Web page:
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Monday, April 15, 2024 — Houston, TX

Thanksgiving calls for the gift of an extra class-free Wednesday

By Reed Thornburg     11/15/12 6:00pm

Next Thursday marks my favorite holiday of the year. Thanksgiving is a day set aside for excused gluttony. Last year, however, my favorite holiday proved more of a hassle than anything else. The reason: Rice's insistence on lying to itself as an institution.

The Office of the Registrar marks the Wednesday before Thanksgiving as an official day of class, but professors and teachers rarely observe this fact. Last year, only one of my classes met, and it was attended by a total of three students out of the 50 regular attendees. Rice needs to accept the reality of this situation and cancel classes on the Wednesday before Thanksgiving break.

If every student lived in Houston or a nearby suburb, asking them to attend class on this Wednesday would be a completely reasonable demand. The short ride home would not greatly affect the break or the Thanksgiving holiday. Yet Rice is an increasingly cosmopolitan university, and students use the word "home" to mean places all over the world. Under the current official calendar, the only feasible travel times are late Wednesday night and on Thanksgiving itself. With class officially resuming Monday, this means students with any amount of air travel will likely only spend two full days at home. The current system places an additional burden on students not from nearby locations and forces such students to either accept a short break or miss class. Most choose the latter.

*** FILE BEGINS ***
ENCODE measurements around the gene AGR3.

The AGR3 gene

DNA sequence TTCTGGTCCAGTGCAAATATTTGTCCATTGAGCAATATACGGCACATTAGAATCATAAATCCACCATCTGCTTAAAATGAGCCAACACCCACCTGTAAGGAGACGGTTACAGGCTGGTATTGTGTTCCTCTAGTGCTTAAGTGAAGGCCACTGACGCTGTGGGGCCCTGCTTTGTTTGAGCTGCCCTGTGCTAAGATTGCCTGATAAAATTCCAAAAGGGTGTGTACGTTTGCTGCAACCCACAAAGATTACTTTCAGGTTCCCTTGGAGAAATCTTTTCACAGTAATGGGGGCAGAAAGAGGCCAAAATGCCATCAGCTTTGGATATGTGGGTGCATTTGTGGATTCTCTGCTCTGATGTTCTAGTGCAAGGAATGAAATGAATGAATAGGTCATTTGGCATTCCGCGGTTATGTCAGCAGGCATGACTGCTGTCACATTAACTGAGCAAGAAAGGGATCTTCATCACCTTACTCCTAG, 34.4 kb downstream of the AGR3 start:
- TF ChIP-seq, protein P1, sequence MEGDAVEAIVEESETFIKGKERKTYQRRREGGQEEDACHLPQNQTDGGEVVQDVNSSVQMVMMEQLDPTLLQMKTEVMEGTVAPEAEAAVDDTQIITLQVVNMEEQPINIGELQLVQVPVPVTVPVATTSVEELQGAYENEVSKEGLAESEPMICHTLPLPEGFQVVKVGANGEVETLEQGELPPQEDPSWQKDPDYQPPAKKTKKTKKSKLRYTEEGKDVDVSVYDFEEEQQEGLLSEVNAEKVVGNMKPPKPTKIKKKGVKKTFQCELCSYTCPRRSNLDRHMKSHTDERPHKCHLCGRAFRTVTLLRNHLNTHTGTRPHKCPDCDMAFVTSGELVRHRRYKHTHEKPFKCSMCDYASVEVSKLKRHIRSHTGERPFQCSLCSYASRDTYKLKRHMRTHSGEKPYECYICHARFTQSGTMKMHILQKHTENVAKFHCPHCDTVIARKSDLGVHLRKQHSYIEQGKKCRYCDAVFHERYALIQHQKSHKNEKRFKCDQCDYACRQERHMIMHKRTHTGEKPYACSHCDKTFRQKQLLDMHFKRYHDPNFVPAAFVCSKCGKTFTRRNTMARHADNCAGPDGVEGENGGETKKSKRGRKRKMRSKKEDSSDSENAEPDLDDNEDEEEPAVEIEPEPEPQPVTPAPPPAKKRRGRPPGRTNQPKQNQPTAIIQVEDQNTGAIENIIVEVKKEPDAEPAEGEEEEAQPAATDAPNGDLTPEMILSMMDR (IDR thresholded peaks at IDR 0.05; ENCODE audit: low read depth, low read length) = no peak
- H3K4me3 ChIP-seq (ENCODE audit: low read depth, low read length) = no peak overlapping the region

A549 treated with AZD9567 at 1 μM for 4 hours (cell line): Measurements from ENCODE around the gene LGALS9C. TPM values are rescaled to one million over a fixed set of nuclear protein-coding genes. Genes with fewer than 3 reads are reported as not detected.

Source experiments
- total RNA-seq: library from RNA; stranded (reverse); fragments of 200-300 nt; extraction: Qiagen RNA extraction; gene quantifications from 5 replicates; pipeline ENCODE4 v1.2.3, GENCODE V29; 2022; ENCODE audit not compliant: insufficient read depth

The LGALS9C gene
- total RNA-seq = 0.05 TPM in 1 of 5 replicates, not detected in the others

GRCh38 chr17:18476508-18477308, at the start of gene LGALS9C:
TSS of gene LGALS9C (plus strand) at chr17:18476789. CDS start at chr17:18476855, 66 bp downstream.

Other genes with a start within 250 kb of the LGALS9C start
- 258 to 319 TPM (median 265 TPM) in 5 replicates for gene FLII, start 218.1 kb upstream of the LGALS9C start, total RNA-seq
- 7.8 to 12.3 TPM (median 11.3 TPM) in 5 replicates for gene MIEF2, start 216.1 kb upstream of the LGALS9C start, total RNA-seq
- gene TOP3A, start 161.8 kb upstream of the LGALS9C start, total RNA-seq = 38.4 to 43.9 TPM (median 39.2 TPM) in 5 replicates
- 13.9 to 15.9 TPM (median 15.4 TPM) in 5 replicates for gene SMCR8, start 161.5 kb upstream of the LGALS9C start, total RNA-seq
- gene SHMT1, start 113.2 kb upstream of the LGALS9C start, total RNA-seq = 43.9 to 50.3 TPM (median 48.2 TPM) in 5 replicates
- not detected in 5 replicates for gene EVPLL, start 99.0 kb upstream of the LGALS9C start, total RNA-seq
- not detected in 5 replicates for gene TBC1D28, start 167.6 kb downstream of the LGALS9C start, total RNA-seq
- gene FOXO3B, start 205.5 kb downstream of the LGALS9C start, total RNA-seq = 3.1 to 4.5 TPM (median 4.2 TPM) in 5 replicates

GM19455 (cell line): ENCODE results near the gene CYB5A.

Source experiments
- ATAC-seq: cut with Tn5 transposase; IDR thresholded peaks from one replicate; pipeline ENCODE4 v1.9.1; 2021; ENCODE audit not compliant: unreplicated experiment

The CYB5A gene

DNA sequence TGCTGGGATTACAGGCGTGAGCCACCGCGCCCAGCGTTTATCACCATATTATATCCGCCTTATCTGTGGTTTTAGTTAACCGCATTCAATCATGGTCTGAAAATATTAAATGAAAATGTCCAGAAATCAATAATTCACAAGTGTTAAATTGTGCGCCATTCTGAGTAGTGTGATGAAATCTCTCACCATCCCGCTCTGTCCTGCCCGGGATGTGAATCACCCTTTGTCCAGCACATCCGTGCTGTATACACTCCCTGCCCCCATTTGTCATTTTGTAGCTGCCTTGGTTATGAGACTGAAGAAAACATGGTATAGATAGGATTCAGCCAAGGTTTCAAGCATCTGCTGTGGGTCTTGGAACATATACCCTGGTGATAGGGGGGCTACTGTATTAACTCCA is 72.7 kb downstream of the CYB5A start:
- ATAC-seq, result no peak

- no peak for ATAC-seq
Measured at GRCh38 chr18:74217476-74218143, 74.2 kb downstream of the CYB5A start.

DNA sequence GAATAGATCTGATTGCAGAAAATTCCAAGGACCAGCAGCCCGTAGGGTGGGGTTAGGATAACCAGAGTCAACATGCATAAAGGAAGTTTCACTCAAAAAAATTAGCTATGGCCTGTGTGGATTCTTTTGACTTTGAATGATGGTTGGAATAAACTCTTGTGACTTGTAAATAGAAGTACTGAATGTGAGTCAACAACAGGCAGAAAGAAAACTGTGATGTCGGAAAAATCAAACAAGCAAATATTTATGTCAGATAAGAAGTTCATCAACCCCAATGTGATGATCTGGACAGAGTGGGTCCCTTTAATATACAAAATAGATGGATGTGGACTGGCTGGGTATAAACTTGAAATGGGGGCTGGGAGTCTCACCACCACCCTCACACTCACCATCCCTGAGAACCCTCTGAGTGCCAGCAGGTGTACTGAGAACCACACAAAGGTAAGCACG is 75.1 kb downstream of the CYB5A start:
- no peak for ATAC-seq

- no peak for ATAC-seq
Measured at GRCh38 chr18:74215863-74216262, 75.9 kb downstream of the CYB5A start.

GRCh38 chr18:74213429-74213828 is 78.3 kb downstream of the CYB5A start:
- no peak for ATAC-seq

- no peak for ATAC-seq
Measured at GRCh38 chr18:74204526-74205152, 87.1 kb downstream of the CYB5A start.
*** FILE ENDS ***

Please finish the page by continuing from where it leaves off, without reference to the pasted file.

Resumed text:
Even if students feel their $50,000 cost of attendance warrants that extra day of class, professors cancel classes that day with such regularity it is as if the break extends to Wednesday anyway. The missed day could even be replaced by a date students and professors alike will actually attend at the beginning or end of the semester.

The real issue behind the current schedule is the widespread inconsistency. Some professors cover important material, whereas others cancel class entirely, and students are forced to make plans without knowing in advance. The result is an official policy that is regularly but unpredictably disregarded. Rice should both understand this reality and make a change to its existing policy to reflect or address the situation. Even requiring professors to actually hold class on Wednesday would provide consistency, but that option still isolates students with extended travel. The best option is to cancel class and accept the date as travel period.

Although the fact remains that the repeated breaking of a rule is not a valid reason to dismiss it, in this instance, the noncompliance is justified. It is simply unreasonable to expect students to attend class when implicit travel already cuts into the break and a majority of classes will not meet regardless. If the university's hired professors cancel class with such regularity, then why not standardize the cancellations from the top down?

 

Reed Thornburg is the features editor and a Hanszen College sophomore.



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